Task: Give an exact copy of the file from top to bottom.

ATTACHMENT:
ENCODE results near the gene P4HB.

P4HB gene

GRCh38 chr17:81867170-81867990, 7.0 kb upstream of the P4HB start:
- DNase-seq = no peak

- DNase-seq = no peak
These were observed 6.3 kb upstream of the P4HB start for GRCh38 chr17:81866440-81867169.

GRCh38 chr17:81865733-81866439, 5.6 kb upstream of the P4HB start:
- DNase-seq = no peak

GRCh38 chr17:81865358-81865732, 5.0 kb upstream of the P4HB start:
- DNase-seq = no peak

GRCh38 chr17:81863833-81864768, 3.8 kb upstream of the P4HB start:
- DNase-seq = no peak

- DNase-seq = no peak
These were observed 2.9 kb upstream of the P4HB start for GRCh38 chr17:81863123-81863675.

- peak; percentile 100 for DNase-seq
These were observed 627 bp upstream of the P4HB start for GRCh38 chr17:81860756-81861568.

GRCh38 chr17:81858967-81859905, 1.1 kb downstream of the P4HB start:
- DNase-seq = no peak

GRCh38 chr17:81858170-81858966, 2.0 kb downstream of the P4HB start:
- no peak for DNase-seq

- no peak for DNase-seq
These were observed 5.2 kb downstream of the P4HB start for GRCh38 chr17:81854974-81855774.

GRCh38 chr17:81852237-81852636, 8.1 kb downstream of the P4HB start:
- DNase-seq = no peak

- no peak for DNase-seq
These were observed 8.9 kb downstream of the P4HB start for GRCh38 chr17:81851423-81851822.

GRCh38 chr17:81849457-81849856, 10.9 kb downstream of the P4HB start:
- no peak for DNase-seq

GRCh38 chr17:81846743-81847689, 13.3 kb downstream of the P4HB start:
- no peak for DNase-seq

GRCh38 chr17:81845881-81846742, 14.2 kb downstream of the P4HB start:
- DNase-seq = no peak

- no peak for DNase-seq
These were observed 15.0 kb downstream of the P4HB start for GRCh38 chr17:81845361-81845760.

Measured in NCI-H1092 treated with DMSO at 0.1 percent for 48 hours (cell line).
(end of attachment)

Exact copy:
ENCODE results near the gene P4HB.

P4HB gene

GRCh38 chr17:81867170-81867990, 7.0 kb upstream of the P4HB start:
- DNase-seq = no peak

- DNase-seq = no peak
These were observed 6.3 kb upstream of the P4HB start for GRCh38 chr17:81866440-81867169.

GRCh38 chr17:81865733-81866439, 5.6 kb upstream of the P4HB start:
- DNase-seq = no peak

GRCh38 chr17:81865358-81865732, 5.0 kb upstream of the P4HB start:
- DNase-seq = no peak

GRCh38 chr17:81863833-81864768, 3.8 kb upstream of the P4HB start:
- DNase-seq = no peak

- DNase-seq = no peak
These were observed 2.9 kb upstream of the P4HB start for GRCh38 chr17:81863123-81863675.

- peak; percentile 100 for DNase-seq
These were observed 627 bp upstream of the P4HB start for GRCh38 chr17:81860756-81861568.

GRCh38 chr17:81858967-81859905, 1.1 kb downstream of the P4HB start:
- DNase-seq = no peak

GRCh38 chr17:81858170-81858966, 2.0 kb downstream of the P4HB start:
- no peak for DNase-seq

- no peak for DNase-seq
These were observed 5.2 kb downstream of the P4HB start for GRCh38 chr17:81854974-81855774.

GRCh38 chr17:81852237-81852636, 8.1 kb downstream of the P4HB start:
- DNase-seq = no peak

- no peak for DNase-seq
These were observed 8.9 kb downstream of the P4HB start for GRCh38 chr17:81851423-81851822.

GRCh38 chr17:81849457-81849856, 10.9 kb downstream of the P4HB start:
- no peak for DNase-seq

GRCh38 chr17:81846743-81847689, 13.3 kb downstream of the P4HB start:
- no peak for DNase-seq

GRCh38 chr17:81845881-81846742, 14.2 kb downstream of the P4HB start:
- DNase-seq = no peak

- no peak for DNase-seq
These were observed 15.0 kb downstream of the P4HB start for GRCh38 chr17:81845361-81845760.

Measured in NCI-H1092 treated with DMSO at 0.1 percent for 48 hours (cell line).